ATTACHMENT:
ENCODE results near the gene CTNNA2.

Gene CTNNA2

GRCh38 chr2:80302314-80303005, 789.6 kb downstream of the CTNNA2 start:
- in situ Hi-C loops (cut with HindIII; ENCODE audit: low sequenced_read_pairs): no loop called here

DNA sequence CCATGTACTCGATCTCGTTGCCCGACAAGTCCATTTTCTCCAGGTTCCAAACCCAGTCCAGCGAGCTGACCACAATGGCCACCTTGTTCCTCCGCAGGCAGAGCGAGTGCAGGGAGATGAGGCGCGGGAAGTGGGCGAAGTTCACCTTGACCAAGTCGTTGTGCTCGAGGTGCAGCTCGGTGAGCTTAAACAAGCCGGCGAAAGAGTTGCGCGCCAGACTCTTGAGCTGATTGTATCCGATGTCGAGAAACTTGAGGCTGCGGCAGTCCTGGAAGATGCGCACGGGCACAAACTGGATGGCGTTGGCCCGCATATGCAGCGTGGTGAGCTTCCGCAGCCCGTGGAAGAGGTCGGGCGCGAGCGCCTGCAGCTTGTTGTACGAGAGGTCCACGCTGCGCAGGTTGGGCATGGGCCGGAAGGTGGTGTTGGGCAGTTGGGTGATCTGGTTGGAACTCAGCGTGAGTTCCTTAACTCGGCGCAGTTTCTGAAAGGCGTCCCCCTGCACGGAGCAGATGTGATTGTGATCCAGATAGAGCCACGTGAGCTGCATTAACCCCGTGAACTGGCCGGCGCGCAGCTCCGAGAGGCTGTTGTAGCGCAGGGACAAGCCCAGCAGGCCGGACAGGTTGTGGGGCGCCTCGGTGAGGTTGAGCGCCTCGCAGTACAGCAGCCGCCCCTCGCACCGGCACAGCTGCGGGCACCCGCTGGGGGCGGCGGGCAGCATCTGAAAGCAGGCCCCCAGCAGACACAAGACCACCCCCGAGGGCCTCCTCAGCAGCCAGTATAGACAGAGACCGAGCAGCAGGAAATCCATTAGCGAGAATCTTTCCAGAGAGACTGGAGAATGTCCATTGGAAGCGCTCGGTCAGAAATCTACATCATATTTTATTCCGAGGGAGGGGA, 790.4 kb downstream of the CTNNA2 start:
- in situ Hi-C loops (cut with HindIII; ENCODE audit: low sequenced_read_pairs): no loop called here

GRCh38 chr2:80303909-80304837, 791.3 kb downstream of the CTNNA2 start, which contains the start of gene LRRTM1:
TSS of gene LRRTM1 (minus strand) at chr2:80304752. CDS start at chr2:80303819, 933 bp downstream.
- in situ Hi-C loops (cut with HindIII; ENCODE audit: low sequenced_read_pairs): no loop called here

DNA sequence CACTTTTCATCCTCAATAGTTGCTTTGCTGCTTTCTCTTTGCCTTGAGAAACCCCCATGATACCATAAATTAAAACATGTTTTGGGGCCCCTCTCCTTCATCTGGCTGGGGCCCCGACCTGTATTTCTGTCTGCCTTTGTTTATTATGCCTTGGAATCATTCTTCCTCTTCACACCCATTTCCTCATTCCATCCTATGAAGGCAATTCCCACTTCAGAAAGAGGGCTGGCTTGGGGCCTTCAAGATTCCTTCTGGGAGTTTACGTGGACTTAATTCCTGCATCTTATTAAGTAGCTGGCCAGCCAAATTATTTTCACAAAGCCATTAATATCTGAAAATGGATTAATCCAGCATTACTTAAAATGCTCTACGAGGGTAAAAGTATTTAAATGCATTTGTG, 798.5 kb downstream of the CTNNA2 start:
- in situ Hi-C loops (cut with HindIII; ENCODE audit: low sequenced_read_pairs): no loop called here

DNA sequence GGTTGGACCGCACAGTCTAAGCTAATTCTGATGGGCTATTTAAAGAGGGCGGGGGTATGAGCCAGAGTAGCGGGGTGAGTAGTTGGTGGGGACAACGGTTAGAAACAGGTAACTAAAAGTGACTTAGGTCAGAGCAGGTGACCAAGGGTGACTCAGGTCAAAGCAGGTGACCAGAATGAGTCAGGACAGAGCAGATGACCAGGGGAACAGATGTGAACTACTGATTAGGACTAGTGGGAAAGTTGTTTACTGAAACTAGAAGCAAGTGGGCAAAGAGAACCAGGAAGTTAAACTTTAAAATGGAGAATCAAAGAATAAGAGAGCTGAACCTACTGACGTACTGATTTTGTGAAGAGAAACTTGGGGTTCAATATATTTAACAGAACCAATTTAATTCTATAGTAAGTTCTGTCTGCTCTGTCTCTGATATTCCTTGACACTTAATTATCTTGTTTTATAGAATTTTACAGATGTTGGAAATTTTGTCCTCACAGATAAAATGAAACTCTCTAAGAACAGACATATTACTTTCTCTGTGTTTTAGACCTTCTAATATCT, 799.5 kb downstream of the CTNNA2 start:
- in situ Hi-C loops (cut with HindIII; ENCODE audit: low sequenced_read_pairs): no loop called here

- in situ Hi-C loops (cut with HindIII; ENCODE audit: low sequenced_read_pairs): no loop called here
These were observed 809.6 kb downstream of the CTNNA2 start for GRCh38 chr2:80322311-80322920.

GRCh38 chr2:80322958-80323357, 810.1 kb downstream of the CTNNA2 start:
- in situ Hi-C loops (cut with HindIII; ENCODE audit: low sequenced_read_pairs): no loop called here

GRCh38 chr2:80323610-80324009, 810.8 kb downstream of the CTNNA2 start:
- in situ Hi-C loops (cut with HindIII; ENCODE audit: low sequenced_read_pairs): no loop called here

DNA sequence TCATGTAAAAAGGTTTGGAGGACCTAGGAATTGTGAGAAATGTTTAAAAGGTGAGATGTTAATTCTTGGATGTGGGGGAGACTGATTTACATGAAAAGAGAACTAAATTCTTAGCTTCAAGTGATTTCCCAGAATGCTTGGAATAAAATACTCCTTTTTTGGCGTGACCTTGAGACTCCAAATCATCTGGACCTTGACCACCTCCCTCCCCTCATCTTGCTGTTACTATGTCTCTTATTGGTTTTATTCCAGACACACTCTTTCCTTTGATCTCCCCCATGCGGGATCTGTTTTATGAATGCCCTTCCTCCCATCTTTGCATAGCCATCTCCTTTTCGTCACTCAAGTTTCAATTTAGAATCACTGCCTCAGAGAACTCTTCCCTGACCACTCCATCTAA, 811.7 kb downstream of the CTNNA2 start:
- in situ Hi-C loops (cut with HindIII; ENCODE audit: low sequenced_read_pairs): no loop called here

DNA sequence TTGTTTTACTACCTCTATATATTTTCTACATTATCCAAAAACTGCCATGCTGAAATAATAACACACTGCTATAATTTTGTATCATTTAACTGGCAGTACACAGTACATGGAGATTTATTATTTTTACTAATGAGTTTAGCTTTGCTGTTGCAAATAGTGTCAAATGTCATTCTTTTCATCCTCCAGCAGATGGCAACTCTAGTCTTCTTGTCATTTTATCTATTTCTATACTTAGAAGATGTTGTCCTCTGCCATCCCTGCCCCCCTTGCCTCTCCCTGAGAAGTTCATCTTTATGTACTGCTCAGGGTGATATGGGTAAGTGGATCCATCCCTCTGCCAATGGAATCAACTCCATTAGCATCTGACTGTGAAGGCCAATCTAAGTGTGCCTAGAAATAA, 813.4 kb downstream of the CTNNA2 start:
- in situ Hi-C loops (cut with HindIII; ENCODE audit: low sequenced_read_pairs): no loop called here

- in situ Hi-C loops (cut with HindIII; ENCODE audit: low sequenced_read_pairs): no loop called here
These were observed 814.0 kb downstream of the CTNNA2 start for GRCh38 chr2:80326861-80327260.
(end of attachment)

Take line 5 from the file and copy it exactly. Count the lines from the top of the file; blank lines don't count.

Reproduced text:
DNA sequence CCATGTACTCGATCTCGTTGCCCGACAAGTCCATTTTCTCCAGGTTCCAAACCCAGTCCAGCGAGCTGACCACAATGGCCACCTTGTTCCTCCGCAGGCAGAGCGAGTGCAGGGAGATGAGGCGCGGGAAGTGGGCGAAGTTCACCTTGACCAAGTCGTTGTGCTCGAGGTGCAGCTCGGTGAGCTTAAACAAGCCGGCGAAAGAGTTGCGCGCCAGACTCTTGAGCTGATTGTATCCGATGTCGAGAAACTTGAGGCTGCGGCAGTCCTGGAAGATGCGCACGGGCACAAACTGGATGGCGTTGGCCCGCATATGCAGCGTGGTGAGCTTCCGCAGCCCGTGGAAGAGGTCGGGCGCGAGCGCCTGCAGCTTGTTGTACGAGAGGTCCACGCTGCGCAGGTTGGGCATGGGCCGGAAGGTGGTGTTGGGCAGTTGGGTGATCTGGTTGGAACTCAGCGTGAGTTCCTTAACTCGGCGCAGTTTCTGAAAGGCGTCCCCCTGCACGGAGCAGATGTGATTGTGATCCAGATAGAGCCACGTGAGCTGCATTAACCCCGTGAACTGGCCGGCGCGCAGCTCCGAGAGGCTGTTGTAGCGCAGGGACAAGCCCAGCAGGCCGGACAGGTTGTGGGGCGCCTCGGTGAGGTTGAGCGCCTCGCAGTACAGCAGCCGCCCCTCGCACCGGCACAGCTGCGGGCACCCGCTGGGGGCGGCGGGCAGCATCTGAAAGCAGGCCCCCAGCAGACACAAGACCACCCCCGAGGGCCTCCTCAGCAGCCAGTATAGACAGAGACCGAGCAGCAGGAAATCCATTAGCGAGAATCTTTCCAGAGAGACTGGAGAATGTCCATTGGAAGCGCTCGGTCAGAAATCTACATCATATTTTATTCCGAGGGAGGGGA, 790.4 kb downstream of the CTNNA2 start: